McCullough: We did lose a freedom fighter. He lost his life early, and it was expected. He was also, in many of his statements, going for broke. He knew he had little time. He warned the world not to mass vaccinate with a brand-new genetic product that codes for the lethal Wuhan spike protein.

We are seeing record rates of life insurance claims among working people, largely working for employers who mandated COVID-19 vaccines. Record numbers! We have seen celebrity after celebrity become injured or die after getting the vaccine.

What has been interesting is the psychology. When people die, there is typically some kind of reaction, some kind of outrage, or some type of explanation. For instance, these deaths that occur in young people [are] now called “sudden adult death syndrome.” There is a death, there is no explanation behind it, typically. It’s like natural causes like they were found dead in their sleep.

People don’t naturally die in their sleep and we’ve seen this over and over again. The first one was Hank Aaron, and within a few weeks after getting the vaccine before cameras, he died. The press disconnects the two events, and that should tell you something.

 

Health Care News: How worried should the public be about censorship in medicine?

 

McCullough: There has been censorship in COVID-19 and the concern is this could spread to other diseases. In my book, Courage to Face COVID-19, [I discuss] the censorship in COVID applied by a group of stakeholders I call the biopharmaceutical complex. They include the Centers for Disease Control and Prevention (CDC), the National Institutes of Health (NIH), the U.S. Food and Drug Administration (FDA), the World Health Organization (WHO), the Coalition for Epidemic Preparedness Innovations (CEPI), the Global Alliance for Vaccines and Immunization (GAVI), the Gates Foundation, Wellcome Trust, and the vaccine manufacturers.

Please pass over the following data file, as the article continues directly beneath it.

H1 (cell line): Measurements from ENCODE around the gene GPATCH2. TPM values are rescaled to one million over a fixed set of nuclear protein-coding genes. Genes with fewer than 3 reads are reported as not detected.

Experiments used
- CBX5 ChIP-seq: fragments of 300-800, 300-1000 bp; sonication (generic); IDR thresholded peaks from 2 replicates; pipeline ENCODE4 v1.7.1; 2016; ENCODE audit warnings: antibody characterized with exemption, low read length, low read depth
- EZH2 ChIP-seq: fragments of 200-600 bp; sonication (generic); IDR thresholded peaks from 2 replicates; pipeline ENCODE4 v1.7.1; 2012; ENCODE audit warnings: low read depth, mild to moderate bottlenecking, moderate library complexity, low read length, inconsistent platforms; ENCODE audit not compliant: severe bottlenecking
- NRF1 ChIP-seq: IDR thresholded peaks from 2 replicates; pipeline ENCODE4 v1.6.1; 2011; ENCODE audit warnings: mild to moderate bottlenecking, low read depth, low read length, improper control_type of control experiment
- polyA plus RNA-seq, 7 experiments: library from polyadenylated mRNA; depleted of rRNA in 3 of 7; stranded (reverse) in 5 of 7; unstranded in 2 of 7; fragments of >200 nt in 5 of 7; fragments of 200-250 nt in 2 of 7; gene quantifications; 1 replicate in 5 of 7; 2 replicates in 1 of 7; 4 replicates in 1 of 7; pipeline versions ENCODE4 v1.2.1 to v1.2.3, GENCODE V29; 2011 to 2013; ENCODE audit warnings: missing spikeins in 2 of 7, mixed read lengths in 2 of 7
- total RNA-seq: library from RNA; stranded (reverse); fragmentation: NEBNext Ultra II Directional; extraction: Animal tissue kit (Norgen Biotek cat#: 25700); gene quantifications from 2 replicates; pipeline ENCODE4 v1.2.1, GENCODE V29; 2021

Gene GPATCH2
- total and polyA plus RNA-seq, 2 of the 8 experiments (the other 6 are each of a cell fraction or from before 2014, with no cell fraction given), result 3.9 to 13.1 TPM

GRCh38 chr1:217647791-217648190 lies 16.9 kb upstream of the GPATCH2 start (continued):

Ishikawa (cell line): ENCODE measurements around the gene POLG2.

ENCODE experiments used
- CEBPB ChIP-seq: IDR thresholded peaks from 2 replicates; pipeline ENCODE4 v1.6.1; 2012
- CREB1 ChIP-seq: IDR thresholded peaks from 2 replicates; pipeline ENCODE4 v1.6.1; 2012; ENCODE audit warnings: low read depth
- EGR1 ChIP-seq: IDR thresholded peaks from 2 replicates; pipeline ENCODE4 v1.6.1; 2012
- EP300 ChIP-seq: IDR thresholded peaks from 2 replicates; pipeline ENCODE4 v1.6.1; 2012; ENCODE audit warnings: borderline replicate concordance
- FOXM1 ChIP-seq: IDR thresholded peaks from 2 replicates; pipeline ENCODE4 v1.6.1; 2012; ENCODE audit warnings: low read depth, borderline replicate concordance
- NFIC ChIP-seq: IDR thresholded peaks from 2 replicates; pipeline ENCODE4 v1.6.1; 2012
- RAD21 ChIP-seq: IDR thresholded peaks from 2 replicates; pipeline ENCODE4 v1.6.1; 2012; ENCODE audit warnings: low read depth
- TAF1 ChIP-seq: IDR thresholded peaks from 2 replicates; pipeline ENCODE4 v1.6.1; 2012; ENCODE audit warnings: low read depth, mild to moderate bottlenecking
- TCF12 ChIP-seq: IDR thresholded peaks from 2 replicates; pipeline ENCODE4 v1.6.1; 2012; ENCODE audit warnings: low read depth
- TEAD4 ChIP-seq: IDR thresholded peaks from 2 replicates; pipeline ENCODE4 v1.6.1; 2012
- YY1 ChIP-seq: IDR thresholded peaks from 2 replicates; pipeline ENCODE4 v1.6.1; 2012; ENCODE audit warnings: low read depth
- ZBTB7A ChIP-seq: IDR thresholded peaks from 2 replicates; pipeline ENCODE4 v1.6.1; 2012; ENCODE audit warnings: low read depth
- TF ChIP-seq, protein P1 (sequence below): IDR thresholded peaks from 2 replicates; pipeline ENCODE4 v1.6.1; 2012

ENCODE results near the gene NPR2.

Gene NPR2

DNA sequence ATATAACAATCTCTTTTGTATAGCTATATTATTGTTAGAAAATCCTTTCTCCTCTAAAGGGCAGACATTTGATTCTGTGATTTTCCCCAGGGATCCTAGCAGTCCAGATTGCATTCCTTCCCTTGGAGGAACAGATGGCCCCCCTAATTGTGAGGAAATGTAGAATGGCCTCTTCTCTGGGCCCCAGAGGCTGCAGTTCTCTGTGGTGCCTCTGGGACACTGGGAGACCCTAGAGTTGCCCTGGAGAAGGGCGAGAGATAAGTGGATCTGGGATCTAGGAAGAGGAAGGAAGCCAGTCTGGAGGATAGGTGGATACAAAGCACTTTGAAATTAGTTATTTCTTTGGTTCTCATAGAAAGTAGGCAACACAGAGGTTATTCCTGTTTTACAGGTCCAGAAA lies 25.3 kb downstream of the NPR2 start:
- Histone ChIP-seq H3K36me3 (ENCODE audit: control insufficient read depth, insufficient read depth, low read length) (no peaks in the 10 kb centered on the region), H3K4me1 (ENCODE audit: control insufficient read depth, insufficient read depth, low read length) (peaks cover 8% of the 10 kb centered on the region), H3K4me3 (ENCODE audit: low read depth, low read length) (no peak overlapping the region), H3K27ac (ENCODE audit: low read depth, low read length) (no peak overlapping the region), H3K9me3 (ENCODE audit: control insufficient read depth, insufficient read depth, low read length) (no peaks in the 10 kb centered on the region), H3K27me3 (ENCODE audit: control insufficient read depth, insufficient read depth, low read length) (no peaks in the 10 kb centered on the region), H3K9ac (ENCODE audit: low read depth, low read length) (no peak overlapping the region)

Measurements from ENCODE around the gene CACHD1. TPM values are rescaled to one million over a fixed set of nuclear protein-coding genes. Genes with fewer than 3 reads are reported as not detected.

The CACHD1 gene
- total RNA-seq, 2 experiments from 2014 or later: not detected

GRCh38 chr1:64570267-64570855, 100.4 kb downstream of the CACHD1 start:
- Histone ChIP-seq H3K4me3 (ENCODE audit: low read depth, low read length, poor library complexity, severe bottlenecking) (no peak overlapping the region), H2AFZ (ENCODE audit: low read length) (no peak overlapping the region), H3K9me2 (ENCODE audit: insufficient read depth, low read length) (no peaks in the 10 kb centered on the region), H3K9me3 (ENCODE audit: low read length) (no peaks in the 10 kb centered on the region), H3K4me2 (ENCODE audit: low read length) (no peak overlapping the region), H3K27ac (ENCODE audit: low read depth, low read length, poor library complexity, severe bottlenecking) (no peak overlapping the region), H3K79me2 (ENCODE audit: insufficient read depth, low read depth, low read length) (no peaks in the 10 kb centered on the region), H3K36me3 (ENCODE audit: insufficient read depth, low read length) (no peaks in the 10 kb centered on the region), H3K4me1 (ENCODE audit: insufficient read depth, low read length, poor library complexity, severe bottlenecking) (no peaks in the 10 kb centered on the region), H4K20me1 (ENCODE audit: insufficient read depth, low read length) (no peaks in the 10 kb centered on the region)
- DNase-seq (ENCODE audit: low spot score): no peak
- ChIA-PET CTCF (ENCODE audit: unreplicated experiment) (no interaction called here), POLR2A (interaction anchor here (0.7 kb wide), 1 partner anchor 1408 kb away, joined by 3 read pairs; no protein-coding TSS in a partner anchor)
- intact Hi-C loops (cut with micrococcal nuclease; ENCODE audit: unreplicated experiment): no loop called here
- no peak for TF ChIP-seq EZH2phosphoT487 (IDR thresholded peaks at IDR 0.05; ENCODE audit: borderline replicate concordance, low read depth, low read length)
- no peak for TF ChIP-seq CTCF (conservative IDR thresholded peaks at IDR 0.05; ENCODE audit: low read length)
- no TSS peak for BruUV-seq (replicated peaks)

It’s basically a syndicate that has the mission of mass vaccinating the world with no exceptions—and it is in the open, that is what they want to do. There is no discussion about whether the vaccines can be safe or are working—that is censored. The false narrative is coming through that syndicate mechanism down through the medical literature, medical colleges, hospitals, health systems, doctors, and the media.

 

Health Care News: What can the public do to speak out against this?

 

McCullough: I think it can start in the physician’s office. If a doctor recommends the COVID-19 vaccine, the patient should say they researched the topic, and they just don’t feel safe taking it. I want that doctor to hear it from a patient because the vast majority of doctors took these [shots]. Once someone takes the vaccine, they figure, if I took a risk, the next person needs to do the same. It is up to the patient to break that cycle.

 

AnneMarie Schieber
AnneMarie Schieber
AnneMarie Schieber is a research fellow at The Heartland Institute and managing editor of Health Care News, Heartland's monthly newspaper for health care reform.